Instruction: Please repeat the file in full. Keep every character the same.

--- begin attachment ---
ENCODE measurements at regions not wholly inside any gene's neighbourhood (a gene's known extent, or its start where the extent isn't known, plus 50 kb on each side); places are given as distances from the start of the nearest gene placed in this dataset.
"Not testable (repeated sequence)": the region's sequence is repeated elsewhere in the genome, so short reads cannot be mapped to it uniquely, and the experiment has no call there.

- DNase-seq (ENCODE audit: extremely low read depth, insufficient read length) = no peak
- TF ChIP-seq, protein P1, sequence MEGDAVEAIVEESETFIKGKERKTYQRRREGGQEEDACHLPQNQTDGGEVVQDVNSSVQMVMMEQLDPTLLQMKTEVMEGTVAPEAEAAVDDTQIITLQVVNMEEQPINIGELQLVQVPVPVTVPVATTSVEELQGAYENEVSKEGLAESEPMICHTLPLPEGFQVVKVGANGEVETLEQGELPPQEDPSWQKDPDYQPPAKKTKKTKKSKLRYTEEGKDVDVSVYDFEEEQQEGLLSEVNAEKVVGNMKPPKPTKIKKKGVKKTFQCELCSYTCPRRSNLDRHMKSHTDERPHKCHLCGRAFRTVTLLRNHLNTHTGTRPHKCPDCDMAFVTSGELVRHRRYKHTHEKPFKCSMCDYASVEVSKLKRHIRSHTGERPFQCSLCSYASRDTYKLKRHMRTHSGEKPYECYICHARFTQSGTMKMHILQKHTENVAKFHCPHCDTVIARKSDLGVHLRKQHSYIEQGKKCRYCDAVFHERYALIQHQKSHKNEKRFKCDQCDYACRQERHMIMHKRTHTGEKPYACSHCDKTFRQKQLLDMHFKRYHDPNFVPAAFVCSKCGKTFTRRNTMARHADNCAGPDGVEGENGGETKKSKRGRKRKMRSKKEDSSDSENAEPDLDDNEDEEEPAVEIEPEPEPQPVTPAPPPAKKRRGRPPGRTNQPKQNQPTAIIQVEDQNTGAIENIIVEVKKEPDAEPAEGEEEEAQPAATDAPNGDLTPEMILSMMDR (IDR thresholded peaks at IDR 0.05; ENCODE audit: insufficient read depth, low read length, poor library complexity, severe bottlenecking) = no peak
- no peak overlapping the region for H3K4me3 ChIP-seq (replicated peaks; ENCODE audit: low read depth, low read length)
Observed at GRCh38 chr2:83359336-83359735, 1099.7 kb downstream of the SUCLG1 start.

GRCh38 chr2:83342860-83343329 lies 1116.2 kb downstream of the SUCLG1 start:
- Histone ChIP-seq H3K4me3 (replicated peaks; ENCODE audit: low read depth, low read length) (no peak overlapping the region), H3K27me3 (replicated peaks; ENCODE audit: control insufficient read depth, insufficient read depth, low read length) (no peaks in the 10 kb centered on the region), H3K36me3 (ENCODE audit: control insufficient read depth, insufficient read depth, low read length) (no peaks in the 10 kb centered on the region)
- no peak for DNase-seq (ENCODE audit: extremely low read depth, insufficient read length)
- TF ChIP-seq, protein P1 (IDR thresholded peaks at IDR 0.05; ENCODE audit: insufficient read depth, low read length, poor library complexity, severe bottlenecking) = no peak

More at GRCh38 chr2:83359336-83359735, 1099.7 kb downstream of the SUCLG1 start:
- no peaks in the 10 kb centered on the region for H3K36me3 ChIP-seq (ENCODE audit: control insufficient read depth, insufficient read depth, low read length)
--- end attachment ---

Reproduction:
ENCODE measurements at regions not wholly inside any gene's neighbourhood (a gene's known extent, or its start where the extent isn't known, plus 50 kb on each side); places are given as distances from the start of the nearest gene placed in this dataset.
"Not testable (repeated sequence)": the region's sequence is repeated elsewhere in the genome, so short reads cannot be mapped to it uniquely, and the experiment has no call there.

- DNase-seq (ENCODE audit: extremely low read depth, insufficient read length) = no peak
- TF ChIP-seq, protein P1, sequence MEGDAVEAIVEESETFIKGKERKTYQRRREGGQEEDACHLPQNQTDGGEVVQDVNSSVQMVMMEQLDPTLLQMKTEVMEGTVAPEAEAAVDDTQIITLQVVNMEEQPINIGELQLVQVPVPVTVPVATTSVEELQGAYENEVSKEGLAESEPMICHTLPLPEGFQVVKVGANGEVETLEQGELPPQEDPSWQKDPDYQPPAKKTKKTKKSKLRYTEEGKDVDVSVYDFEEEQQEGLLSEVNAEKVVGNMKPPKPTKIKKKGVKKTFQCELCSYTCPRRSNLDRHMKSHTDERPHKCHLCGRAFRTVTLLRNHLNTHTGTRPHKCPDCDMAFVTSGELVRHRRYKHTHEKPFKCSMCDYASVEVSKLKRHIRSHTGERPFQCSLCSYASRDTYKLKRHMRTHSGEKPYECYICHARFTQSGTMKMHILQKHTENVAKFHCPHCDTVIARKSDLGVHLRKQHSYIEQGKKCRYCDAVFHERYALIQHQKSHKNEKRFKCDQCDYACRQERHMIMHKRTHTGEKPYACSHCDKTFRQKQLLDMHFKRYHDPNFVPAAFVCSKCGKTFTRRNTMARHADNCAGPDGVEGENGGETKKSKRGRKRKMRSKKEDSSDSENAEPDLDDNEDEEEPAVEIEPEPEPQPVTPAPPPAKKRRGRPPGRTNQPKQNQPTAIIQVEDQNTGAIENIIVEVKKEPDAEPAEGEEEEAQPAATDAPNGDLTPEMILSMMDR (IDR thresholded peaks at IDR 0.05; ENCODE audit: insufficient read depth, low read length, poor library complexity, severe bottlenecking) = no peak
- no peak overlapping the region for H3K4me3 ChIP-seq (replicated peaks; ENCODE audit: low read depth, low read length)
Observed at GRCh38 chr2:83359336-83359735, 1099.7 kb downstream of the SUCLG1 start.

GRCh38 chr2:83342860-83343329 lies 1116.2 kb downstream of the SUCLG1 start:
- Histone ChIP-seq H3K4me3 (replicated peaks; ENCODE audit: low read depth, low read length) (no peak overlapping the region), H3K27me3 (replicated peaks; ENCODE audit: control insufficient read depth, insufficient read depth, low read length) (no peaks in the 10 kb centered on the region), H3K36me3 (ENCODE audit: control insufficient read depth, insufficient read depth, low read length) (no peaks in the 10 kb centered on the region)
- no peak for DNase-seq (ENCODE audit: extremely low read depth, insufficient read length)
- TF ChIP-seq, protein P1 (IDR thresholded peaks at IDR 0.05; ENCODE audit: insufficient read depth, low read length, poor library complexity, severe bottlenecking) = no peak

More at GRCh38 chr2:83359336-83359735, 1099.7 kb downstream of the SUCLG1 start:
- no peaks in the 10 kb centered on the region for H3K36me3 ChIP-seq (ENCODE audit: control insufficient read depth, insufficient read depth, low read length)